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Expanded Learning Time and Opportunities. New Directions for Youth Development, Number 131. J–B MHS Single Issue Mental Health Services

  • ID: 2213043
  • Book
  • 152 Pages
  • John Wiley and Sons Ltd
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Expanding the learning day is gaining national momentum as an important school–improvement and whole–child development strategy. This issue focuses on school–community partnerships that provide a seamless, longer learning day that best meets the academic (Expanded Learning Time or ELT) and developmental (Expanded Learning Opportunities or ELO) needs of high–poverty students in resource–poor communities.

First it draws attention to the importance of ELOs and offers contours of the ELT–ELO partnerships through research evidence and policy analysis. It then covers both in practice and features a spectrum of ELT–ELO partnerships, from less to more integrated models. The issue pays close attention to:

  • The central role ELOs play in ELT schools
  • The changing safeguards for community–based organizations
  • Ways in which current education policy is shaping the approach of schools and community partners to learning and development.

This is the 131st volume of New Directions for Youth Development, the Jossey–Bass quarterly report series dedicated to bringing together everyone concerned with helping young people, including scholars, practitioners, and people from different disciplines and professions. 

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Issue Editor′s Notes 1Helen Janc Malone

Executive Summary 9

1. Expanded learning time and opportunities: Key principles, driving perspectives, and major challenges 15Dale A. Blyth, Laura LaCroix–DalluhnThe authors posit three key principles the field should consider in the expanded learning debates: respect the distinct differences and values of formal, nonformal, and informal learning; acknowledge the value of a broad but clear definition and regular assessment of multiple elements of successful learning and development; and reduce the current inequities in each approach to learning.

2. From after–school to expanded learning: A decade of progress 29Robert M. Stonehill, Sherri C. Lauver, Tara Donahue, Neil Naftzger, Carol K. McElvain, Jaime StephanidisThis chapter examines four aspects of the ELO movement: the current philosophical and policy debates, the impact of federal legislation, how expanded learning efforts are increasingly seen as a promising school reform component, and policy recommendations to support a national vision for expanded learning time and opportunities.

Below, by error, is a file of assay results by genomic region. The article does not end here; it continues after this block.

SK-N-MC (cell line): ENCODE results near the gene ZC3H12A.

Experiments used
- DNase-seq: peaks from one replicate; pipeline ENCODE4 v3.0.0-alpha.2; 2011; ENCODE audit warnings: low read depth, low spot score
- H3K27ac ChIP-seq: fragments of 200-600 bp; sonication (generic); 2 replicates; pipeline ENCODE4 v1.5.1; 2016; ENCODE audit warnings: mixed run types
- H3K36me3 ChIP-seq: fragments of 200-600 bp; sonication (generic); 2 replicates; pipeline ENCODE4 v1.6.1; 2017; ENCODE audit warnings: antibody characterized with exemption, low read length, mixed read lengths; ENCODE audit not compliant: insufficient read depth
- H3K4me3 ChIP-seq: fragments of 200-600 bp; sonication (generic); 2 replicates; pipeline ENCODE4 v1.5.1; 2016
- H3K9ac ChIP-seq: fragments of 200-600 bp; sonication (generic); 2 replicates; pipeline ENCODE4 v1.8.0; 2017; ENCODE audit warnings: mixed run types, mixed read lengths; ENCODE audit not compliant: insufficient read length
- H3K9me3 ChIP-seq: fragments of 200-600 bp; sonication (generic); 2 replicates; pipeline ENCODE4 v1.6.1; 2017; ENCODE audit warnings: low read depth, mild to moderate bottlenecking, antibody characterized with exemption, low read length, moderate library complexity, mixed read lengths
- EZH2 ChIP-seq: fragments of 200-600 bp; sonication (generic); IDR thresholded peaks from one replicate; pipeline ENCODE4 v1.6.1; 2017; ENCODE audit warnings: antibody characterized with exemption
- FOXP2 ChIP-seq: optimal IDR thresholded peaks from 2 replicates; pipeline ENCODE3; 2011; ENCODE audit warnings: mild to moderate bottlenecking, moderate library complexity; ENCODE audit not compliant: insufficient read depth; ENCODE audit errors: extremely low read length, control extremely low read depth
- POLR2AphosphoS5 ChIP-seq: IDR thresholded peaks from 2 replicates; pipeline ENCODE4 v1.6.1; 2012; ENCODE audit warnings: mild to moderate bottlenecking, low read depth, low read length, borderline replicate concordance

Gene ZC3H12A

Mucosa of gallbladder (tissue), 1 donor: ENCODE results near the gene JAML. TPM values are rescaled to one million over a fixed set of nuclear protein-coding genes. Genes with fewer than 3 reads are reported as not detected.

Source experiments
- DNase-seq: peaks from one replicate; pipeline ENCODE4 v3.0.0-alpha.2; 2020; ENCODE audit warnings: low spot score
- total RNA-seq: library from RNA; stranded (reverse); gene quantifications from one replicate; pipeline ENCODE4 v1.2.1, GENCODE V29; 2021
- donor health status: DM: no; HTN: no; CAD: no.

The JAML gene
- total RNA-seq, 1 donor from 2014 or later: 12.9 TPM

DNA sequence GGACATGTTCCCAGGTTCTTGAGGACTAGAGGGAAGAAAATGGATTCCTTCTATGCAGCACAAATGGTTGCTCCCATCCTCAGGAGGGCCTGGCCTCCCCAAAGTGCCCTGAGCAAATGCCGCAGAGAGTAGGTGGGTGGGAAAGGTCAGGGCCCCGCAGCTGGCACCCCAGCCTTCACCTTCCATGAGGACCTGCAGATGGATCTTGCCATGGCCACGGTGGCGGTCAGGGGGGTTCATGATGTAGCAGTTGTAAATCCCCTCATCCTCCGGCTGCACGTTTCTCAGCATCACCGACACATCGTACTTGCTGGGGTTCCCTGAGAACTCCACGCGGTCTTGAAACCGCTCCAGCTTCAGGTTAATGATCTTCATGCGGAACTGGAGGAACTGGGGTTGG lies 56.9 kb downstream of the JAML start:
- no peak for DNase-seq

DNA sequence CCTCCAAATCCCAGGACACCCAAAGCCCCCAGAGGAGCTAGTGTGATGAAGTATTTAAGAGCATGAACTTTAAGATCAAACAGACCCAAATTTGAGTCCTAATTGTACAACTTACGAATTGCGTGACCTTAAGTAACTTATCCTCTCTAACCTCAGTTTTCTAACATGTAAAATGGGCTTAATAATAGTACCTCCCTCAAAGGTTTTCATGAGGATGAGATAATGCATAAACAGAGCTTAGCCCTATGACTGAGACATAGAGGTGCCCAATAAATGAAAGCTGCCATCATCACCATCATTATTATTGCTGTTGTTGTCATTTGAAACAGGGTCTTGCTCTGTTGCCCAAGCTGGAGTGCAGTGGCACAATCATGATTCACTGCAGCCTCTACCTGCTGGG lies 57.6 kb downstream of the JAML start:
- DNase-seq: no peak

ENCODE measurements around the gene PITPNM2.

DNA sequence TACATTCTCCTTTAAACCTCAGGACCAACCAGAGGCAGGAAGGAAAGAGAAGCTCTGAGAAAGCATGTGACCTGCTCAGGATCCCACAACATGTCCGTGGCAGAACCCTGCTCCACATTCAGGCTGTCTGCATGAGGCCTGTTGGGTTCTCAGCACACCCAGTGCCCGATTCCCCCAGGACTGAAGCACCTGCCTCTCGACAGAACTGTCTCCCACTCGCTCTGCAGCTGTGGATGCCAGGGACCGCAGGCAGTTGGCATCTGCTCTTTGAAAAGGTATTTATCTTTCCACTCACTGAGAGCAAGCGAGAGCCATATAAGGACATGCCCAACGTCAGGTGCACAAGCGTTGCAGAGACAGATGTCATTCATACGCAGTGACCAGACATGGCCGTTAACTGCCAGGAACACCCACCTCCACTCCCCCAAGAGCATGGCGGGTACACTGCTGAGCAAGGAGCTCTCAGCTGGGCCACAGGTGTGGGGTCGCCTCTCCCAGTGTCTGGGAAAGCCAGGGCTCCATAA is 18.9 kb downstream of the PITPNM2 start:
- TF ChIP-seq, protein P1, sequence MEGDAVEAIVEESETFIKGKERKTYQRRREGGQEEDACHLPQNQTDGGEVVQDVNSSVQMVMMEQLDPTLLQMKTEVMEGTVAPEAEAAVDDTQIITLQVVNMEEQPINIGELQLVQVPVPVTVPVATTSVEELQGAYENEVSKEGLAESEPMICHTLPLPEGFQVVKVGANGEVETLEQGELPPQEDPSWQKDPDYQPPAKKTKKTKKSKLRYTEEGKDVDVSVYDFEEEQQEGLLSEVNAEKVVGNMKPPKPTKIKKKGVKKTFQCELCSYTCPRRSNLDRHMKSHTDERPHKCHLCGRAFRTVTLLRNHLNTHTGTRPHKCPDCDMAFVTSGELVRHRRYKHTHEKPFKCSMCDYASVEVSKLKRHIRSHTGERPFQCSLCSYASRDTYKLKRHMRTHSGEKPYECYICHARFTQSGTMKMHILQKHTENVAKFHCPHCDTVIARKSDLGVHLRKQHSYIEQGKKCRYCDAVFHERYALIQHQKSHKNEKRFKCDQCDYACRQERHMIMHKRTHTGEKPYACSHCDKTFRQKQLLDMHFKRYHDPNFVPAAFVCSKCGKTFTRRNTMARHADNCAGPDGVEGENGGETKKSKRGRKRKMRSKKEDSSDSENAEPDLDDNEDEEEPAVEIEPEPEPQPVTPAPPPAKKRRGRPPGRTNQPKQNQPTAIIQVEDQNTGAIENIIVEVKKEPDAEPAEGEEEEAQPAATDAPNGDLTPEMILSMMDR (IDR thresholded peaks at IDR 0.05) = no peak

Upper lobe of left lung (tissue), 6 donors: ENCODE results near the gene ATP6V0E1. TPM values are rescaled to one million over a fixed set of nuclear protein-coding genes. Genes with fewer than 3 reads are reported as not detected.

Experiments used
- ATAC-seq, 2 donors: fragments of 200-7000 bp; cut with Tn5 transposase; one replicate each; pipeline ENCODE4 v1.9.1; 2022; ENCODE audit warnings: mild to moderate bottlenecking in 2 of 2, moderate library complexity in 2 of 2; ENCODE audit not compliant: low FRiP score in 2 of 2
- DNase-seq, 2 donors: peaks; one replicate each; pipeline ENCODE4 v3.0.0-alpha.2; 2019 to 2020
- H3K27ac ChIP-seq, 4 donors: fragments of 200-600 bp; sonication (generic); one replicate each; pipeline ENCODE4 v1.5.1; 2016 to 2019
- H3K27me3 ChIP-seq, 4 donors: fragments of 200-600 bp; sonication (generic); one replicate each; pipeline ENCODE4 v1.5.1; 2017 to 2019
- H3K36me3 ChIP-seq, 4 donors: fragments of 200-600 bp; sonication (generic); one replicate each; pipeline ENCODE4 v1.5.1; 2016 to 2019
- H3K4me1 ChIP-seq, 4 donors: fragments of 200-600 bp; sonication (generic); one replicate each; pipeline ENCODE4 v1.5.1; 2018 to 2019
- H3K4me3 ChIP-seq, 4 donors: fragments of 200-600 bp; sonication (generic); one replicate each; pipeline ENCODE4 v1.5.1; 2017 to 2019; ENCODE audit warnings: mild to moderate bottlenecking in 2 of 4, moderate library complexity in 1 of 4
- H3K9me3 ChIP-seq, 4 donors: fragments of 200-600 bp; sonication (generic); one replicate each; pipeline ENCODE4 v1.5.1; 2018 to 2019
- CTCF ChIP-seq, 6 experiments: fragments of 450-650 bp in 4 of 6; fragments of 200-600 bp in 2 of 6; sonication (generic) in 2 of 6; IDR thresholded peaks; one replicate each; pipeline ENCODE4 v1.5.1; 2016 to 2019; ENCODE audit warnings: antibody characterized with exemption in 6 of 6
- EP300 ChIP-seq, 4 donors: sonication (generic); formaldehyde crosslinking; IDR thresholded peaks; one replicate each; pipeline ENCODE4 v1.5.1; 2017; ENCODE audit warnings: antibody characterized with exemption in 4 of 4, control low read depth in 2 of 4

3. The emergence of time as a lever for learning 43Christopher GabrieliThe author makes an argument for expanded learning time schools as a promising expanded day strategy that offers predominantly high–poverty students a well–rounded education. The chapter addresses school–community partnerships as an important vehicle for delivering youth development services during an expanded day schedule.

4. Expanding the learning day: An essential component of the community schools strategy 55Reuben Jacobson, Martin J. BlankThe authors offer comparisons between community schools and expanded learning time schools. The chapter posits that community schools can serve as an effective vehicle for delivering an expanded learning strategy by focusing on both a longer learning time and developmental opportunities.

5. Expanded learning the LA′s BEST way 69Carla Sanger, Paul E. HeckmanIn this chapter, the authors track the development of LA′s BEST and present practices and research evidence that show the benefits of this valuesbased program–delivery model on students nonformal learning and positive youth development.

6. The After–School Corporation′s approach to expanded learning 81
Anne–Marie E. Hoxie, Lisa DeBellis, Saskia K. TraillThe authors address how TASC, a New York City intermediary, developed and implemented an expanded learning strategy, ELT/NYC, to help and reform schools to meet a range of students learning needs.

7. Citizen Schools′ partner–dependent expanded learning model 93Eric Schwarz, Emily McCannThe leaders of Citizen Schools, a national nonprofit organization, reflect on their own experiences working with expanded learning time schools, including the common successes and challenges they face partnering with schools, and offer ways to build strong school–community partner collaborations.

8. Building an expanded learning time and opportunities school: Principals′ perspectives 107Helen Janc MaloneFour public school principals from New York City, Los Angeles, and Houston describe how they implemented an expanded learning strategy within their schools to provide both academic and enrichment opportunities.

9. Next steps in the expanded learning discourse 119Helen Janc Malone, Gil G. NoamThis concluding chapter provides an overview of crosscutting themes, addresses both conceptual and practical challenges facing expanded learning time and opportunities, and proposes several concrete steps for engaging community partners in the national expanded learning discourse.

Index 137

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Helen Janc Malone
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